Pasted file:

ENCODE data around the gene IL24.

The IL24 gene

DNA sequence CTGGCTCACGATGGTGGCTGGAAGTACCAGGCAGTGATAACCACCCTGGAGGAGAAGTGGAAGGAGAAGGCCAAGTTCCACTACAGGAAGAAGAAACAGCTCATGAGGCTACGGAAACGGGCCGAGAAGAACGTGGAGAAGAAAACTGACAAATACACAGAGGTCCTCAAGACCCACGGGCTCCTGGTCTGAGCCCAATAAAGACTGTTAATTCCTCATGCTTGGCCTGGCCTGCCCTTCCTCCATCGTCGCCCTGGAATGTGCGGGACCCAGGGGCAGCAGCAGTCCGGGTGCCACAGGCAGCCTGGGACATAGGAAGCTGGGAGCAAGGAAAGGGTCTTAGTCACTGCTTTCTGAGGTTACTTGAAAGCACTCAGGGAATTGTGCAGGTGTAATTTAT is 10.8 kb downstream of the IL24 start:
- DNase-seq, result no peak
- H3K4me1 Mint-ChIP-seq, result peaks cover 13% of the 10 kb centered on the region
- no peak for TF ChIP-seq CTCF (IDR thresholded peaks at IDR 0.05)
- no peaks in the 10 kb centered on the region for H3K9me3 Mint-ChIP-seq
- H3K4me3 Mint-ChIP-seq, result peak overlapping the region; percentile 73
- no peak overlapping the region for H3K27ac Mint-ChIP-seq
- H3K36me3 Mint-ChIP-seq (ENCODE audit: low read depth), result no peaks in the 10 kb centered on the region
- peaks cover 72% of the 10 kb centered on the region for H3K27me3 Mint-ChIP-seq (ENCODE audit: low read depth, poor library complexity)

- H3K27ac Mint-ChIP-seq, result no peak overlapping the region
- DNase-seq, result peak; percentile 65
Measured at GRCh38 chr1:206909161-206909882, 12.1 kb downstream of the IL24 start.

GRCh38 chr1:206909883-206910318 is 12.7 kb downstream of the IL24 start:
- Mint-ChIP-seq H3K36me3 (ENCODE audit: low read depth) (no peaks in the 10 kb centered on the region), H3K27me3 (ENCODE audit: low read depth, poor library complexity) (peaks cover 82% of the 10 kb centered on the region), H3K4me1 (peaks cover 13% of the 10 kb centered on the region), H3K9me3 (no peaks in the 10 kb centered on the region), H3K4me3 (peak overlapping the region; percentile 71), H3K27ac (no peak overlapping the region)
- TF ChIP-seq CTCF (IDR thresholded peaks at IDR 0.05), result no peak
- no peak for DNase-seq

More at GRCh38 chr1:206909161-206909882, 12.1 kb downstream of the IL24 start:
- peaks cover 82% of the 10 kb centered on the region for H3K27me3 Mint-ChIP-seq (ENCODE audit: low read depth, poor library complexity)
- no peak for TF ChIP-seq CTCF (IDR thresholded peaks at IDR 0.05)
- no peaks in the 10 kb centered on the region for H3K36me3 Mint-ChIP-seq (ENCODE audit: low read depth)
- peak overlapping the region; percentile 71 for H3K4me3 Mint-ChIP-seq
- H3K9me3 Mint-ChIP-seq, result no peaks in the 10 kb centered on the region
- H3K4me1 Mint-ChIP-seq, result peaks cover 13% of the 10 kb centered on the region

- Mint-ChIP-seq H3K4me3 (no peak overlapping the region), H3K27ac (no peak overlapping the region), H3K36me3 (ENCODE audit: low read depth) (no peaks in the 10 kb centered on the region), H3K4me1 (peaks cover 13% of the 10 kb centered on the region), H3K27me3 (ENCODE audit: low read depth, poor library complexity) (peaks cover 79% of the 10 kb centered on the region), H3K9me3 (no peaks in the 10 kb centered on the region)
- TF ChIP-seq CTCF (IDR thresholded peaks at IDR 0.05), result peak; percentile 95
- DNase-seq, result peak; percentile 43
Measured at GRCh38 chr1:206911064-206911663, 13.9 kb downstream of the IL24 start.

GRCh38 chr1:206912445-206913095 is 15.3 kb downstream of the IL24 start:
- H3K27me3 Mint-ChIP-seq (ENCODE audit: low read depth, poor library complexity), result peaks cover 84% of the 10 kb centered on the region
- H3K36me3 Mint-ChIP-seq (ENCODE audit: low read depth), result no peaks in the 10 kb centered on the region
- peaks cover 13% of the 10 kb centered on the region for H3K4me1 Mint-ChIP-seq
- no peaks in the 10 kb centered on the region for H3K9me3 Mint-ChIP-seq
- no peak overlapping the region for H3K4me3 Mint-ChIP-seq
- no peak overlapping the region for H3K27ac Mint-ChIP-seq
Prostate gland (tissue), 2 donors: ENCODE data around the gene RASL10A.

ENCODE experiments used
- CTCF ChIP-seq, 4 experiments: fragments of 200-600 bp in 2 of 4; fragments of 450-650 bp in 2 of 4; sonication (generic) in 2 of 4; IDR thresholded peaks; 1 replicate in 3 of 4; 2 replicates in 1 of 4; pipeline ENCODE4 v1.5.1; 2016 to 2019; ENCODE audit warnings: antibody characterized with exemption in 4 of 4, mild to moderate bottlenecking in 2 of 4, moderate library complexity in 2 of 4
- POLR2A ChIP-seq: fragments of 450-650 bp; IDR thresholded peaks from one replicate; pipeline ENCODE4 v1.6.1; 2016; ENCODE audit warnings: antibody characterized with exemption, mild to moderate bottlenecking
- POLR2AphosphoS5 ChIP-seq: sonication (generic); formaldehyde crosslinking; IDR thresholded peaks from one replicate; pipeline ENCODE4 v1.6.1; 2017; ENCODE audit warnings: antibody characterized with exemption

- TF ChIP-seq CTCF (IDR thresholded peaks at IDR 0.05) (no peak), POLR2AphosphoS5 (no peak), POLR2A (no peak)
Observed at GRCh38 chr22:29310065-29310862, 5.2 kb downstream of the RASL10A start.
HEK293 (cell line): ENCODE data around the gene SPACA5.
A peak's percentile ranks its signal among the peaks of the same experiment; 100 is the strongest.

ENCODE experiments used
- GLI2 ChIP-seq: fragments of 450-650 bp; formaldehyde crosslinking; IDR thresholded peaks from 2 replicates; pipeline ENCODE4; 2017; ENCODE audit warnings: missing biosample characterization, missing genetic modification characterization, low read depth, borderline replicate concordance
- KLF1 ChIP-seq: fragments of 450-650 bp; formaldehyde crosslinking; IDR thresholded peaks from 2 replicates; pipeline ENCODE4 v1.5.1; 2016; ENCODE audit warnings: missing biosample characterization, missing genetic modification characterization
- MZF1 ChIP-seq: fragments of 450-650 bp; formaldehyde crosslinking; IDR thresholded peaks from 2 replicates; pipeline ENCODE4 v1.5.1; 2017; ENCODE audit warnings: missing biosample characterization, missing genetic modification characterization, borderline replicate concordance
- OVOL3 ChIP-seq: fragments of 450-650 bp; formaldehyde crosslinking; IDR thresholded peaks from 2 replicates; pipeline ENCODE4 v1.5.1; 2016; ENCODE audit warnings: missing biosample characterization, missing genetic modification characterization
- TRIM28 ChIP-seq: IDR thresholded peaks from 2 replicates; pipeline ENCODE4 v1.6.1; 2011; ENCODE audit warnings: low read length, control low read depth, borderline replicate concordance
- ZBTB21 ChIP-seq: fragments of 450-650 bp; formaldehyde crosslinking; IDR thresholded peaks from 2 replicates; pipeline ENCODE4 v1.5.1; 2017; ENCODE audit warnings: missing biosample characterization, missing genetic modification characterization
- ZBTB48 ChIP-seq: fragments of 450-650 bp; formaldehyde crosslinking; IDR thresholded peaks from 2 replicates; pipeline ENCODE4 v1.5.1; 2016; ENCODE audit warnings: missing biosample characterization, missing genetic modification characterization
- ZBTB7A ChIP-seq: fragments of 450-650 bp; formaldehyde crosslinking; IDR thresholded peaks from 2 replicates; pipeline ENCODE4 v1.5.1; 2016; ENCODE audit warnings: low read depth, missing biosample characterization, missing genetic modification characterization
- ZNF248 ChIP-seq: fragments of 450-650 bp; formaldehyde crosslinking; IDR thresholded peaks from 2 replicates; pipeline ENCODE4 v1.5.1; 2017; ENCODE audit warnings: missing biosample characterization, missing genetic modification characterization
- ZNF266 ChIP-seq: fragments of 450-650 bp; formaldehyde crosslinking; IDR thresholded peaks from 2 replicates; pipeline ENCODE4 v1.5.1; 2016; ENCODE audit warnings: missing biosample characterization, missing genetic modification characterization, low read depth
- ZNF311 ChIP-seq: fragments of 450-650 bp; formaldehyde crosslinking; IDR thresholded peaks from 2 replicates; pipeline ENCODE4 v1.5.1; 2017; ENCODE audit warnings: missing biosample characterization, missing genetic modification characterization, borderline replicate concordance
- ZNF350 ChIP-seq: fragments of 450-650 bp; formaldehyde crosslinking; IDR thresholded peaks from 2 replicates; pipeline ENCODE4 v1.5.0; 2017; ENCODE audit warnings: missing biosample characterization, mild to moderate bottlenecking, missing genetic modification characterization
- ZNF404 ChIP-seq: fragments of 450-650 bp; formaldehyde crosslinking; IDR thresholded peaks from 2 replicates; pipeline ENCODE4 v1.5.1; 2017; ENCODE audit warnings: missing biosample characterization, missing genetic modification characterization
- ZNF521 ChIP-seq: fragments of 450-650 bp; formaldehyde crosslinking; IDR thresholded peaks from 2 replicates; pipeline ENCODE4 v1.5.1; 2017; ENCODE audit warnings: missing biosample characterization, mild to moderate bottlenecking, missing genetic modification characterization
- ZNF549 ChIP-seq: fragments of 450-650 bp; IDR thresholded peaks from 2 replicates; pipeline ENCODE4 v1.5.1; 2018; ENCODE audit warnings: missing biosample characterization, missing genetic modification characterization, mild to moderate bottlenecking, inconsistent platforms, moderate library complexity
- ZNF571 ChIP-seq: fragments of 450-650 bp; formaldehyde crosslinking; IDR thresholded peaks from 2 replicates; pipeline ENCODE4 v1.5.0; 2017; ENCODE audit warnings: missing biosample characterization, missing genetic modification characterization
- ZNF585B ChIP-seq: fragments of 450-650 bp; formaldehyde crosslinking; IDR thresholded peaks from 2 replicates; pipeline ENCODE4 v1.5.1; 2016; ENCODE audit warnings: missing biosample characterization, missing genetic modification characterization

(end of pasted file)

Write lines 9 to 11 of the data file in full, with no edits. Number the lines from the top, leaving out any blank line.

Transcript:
- no peak overlapping the region for H3K27ac Mint-ChIP-seq
- H3K36me3 Mint-ChIP-seq (ENCODE audit: low read depth), result no peaks in the 10 kb centered on the region
- peaks cover 72% of the 10 kb centered on the region for H3K27me3 Mint-ChIP-seq (ENCODE audit: low read depth, poor library complexity)